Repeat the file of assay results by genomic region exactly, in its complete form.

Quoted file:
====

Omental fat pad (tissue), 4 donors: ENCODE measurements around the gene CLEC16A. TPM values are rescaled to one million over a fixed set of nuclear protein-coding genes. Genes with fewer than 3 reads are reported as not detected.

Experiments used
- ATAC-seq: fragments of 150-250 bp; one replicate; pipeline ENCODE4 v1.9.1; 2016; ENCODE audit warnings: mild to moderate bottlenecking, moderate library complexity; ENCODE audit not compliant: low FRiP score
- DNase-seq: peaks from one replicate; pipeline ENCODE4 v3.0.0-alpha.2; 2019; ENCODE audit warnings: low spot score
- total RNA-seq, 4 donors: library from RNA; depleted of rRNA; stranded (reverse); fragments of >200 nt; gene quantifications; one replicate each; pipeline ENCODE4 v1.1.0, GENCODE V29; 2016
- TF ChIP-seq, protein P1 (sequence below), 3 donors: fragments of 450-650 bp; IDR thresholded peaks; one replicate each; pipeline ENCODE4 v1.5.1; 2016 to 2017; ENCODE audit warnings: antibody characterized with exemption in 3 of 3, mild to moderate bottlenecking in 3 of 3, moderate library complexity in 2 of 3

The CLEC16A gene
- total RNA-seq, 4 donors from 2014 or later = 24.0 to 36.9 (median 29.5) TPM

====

Omental fat pad (tissue), 4 donors: ENCODE measurements around the gene CLEC16A. TPM values are rescaled to one million over a fixed set of nuclear protein-coding genes. Genes with fewer than 3 reads are reported as not detected.

Experiments used
- ATAC-seq: fragments of 150-250 bp; one replicate; pipeline ENCODE4 v1.9.1; 2016; ENCODE audit warnings: mild to moderate bottlenecking, moderate library complexity; ENCODE audit not compliant: low FRiP score
- DNase-seq: peaks from one replicate; pipeline ENCODE4 v3.0.0-alpha.2; 2019; ENCODE audit warnings: low spot score
- total RNA-seq, 4 donors: library from RNA; depleted of rRNA; stranded (reverse); fragments of >200 nt; gene quantifications; one replicate each; pipeline ENCODE4 v1.1.0, GENCODE V29; 2016
- TF ChIP-seq, protein P1 (sequence below), 3 donors: fragments of 450-650 bp; IDR thresholded peaks; one replicate each; pipeline ENCODE4 v1.5.1; 2016 to 2017; ENCODE audit warnings: antibody characterized with exemption in 3 of 3, mild to moderate bottlenecking in 3 of 3, moderate library complexity in 2 of 3

The CLEC16A gene
- total RNA-seq, 4 donors from 2014 or later = 24.0 to 36.9 (median 29.5) TPM